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The medullary cavity (medulla, innermost part) is the central cavity of bone shafts where red bone marrow and/or yellow bone marrow (adipose tissue) is stored (which is why medullary cavity is also known as marrow cavity). Located in the main shaft (cortical bone) of a long bone (diaphysis) (consisting mostly of compact bone), the medullary cavity has walls composed of spongy bone (cancellous bone) and is lined with a thin, vascular membrane (endosteum). However, the medullary cavity is the area inside any bone (long, flat, etc.) that holds the bone marrow.[1] The clavicle is the only long bone that does not contain a medullary cavity.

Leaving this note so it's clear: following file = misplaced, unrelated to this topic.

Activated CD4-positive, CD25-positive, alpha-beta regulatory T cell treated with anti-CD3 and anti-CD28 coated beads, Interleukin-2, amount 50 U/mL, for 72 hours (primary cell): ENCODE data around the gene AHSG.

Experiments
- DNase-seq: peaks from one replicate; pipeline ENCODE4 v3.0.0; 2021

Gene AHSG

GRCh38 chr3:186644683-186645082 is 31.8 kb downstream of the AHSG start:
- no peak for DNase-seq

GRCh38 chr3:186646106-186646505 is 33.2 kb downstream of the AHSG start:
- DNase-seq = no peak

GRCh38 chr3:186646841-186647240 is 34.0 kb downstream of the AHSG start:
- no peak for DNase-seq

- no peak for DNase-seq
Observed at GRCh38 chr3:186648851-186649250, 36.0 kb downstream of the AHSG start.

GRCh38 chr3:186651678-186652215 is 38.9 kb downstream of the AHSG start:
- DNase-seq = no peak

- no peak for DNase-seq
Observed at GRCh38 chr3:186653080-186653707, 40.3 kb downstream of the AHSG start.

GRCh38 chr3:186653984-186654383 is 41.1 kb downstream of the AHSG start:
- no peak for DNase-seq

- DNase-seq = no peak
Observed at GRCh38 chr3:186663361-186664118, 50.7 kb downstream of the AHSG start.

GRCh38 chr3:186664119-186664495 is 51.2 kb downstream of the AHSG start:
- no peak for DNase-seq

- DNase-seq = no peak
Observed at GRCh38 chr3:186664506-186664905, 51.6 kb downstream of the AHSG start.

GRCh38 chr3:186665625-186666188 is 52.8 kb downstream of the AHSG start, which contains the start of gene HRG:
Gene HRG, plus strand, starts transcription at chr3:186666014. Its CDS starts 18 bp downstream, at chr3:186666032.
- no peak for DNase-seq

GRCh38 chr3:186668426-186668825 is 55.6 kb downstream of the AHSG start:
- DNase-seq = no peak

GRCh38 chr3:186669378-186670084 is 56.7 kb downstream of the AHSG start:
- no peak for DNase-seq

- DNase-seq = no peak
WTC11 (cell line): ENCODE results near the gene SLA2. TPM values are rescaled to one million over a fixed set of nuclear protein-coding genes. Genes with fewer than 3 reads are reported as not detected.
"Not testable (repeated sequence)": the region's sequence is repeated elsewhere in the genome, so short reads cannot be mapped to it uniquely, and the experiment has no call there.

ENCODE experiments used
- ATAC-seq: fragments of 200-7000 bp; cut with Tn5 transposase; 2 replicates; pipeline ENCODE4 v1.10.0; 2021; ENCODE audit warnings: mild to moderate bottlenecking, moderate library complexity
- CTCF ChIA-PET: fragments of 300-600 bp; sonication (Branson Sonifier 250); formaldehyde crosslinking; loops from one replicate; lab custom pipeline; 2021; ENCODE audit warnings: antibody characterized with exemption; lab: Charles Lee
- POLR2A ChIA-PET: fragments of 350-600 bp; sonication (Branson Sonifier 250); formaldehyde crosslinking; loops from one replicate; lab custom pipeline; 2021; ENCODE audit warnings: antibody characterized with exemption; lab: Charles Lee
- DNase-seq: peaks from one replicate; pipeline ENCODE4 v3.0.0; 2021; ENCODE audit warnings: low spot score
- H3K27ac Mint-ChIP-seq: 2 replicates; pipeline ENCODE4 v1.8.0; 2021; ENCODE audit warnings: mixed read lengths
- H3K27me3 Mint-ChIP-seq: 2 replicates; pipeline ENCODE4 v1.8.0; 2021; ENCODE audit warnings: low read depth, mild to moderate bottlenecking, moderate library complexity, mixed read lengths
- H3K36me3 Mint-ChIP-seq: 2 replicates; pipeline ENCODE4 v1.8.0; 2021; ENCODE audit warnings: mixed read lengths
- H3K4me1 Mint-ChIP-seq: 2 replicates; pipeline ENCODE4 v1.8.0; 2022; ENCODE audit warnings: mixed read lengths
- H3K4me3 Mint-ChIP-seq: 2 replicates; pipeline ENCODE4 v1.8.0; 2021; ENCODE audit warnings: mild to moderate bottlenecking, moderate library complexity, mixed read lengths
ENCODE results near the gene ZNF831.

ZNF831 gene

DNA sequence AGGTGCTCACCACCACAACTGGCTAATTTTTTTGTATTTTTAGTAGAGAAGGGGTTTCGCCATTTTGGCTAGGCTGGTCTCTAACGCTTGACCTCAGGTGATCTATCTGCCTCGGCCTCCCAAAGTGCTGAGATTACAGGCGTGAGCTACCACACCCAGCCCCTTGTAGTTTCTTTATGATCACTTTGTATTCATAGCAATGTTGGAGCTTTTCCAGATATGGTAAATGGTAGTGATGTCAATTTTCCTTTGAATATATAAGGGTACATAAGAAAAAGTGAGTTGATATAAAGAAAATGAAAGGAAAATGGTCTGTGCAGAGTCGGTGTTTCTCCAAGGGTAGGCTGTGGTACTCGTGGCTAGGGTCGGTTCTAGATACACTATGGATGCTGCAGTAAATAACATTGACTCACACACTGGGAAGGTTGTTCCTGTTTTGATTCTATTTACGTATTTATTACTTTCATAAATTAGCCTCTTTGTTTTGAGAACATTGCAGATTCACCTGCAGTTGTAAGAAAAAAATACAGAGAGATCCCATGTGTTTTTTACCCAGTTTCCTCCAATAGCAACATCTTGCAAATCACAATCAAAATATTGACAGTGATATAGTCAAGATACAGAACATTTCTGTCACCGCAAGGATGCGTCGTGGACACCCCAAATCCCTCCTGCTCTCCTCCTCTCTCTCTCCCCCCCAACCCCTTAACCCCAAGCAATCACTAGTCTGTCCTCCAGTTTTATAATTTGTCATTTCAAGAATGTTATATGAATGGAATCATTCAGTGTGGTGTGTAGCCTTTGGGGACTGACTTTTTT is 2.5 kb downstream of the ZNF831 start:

This area is involved in the formation of red blood cells and white blood cells.

Intramedullary is a medical term meaning the inside of a bone. Examples include intramedullary rods used to treat bone fractures in orthopedic surgery and intramedullary tumors occurring in some forms of cancer or benign tumors such as an enchondroma.

See also

References

  1. ^ Martini F., & Nath J. L. (2009). Fundamentals of Anatomy and Physiology 8e. San Francisco, CA: Pearson Education Inc.

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